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The role of EDRF in flow distribution: A microangiographic study of the rabbit isolated ear

Griffith, T. M., Edwards, David Hughes, Davies, R. Ll. and Henderson, A. H. 1989. The role of EDRF in flow distribution: A microangiographic study of the rabbit isolated ear. Microvascular Research 37 (2) , pp. 162-177. 10.1016/0026-2862(89)90035-6

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A microangiographic technique was used to study the influence of endothelium-derived relaxing factor (EDRF) on vasomotor control mechanisms in resistance vessels of the intact buffer-perfused rabbit ear. Selective inhibition of EDRF activity by hemoglobin unmasked an intrinsic (“myogenic”) constrictor response to sudden increases in flow rate. EDRF activity was greatest in arteries in which calculated shear stress and hydraulic resistance were maximal, namely the central ear artery and its first generation of branch arteries: these are proximal “feed” vessels (150–700 μm internal diameter) in this bed. The findings are consistent with enhancement of EDRF release by the physical stimulus of shear stress in resistance vessels as previously demonstrated in conduit vessels—a phenomenon which is likely to exert a major influence on flow in vascular networks. EDRF activity thus reduced perfusion pressure and power losses, particularly in highly constricted preparations. Shear-induced release of EDRF may provide an integrating link between flow and arterial topography by optimizing perfusion characteristics over a wide range of flow rates.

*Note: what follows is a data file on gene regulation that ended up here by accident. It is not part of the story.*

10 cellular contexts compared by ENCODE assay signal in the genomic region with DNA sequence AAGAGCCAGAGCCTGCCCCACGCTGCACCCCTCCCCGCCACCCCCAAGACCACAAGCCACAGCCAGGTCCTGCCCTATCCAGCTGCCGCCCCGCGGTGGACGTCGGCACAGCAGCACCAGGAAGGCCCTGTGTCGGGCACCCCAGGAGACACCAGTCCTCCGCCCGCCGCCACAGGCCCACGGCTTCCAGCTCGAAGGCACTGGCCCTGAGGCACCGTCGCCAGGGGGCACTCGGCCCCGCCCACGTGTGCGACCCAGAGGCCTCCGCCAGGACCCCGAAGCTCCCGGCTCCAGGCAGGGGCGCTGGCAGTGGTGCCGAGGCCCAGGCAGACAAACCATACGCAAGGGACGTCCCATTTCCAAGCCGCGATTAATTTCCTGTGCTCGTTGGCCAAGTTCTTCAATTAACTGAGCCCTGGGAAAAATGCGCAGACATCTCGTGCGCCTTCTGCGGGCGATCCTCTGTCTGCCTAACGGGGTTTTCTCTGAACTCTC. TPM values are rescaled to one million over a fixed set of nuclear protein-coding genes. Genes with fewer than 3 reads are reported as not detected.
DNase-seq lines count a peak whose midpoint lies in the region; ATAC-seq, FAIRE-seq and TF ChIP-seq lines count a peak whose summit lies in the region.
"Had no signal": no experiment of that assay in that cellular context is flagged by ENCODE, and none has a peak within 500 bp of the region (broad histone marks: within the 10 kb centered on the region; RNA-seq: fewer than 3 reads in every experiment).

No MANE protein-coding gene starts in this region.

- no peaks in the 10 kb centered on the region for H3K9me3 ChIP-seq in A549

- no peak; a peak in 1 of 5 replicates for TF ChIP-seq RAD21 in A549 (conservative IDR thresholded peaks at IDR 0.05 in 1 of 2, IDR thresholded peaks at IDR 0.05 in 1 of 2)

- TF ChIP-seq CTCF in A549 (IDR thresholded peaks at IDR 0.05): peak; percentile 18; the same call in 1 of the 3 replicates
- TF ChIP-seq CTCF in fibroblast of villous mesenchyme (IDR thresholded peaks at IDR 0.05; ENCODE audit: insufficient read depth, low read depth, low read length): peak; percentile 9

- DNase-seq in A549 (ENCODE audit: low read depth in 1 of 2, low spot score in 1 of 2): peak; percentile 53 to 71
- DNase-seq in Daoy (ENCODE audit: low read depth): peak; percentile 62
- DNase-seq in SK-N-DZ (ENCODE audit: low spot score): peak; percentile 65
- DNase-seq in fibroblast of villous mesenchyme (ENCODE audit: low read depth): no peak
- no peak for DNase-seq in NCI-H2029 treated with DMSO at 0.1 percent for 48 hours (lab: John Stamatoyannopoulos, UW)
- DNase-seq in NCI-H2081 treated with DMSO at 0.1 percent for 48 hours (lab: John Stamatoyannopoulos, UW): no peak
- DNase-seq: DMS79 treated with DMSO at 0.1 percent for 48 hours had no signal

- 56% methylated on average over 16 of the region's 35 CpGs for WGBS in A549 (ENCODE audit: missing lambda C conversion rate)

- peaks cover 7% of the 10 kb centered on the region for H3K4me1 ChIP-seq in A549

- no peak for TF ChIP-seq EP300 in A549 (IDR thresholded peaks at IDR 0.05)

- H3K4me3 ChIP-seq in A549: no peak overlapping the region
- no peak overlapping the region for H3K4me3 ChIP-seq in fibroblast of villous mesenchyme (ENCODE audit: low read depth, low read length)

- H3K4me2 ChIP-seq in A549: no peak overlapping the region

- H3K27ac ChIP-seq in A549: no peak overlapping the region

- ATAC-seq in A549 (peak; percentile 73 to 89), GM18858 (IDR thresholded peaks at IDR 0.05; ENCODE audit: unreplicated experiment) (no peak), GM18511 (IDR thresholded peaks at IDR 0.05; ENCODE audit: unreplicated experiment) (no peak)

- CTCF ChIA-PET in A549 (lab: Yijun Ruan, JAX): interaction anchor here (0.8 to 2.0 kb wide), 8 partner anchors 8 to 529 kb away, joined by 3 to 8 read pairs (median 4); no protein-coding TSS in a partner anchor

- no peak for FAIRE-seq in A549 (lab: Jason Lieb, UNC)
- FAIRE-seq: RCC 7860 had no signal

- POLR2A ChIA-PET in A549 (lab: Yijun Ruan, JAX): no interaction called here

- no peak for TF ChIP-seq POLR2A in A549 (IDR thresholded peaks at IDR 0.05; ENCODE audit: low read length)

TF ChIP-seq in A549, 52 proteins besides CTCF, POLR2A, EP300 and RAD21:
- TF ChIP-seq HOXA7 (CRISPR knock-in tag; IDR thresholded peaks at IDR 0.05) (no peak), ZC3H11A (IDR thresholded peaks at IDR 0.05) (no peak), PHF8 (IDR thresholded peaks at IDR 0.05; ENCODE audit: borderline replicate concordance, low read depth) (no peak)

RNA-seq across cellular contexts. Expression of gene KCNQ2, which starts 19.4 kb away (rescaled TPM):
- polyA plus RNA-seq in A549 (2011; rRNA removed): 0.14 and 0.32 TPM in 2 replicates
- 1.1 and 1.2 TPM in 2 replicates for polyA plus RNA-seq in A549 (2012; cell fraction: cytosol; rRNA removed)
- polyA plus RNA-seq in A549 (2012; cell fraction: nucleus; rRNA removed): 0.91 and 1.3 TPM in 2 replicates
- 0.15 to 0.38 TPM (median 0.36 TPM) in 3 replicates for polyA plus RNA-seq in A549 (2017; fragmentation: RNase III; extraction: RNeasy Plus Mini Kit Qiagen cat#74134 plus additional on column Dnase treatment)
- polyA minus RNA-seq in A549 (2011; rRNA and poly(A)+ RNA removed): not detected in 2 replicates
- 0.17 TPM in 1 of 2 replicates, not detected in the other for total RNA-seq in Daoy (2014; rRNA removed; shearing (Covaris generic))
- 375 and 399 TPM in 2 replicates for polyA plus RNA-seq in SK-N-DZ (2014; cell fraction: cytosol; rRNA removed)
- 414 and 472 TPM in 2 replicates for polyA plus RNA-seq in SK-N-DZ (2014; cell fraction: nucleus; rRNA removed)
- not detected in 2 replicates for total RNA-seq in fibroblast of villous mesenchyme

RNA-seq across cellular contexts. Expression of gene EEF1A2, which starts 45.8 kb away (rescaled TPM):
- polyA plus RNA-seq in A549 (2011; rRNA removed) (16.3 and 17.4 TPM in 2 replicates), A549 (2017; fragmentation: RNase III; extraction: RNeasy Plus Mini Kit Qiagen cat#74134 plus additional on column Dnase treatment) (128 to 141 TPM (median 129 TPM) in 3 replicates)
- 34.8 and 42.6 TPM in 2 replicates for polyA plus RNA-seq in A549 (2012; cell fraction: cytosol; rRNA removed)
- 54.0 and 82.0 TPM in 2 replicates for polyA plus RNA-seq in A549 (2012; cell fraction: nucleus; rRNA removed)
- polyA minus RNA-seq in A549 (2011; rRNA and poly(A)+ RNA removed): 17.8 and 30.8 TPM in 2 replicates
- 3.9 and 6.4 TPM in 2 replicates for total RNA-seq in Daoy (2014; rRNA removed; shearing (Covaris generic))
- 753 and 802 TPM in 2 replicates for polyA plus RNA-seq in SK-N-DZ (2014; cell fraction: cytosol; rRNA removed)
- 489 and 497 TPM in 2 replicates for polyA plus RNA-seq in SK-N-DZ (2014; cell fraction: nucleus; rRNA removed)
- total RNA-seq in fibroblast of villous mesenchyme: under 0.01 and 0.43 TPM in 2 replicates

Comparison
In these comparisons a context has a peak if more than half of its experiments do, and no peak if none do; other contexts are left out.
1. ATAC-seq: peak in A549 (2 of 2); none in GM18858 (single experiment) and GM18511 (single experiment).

Item Type: Article
Date Type: Publication
Status: Published
Schools: Medicine
Subjects: R Medicine > R Medicine (General)
Publisher: Elsevier
ISSN: 0026-2862
Last Modified: 04 Jun 2017 08:03

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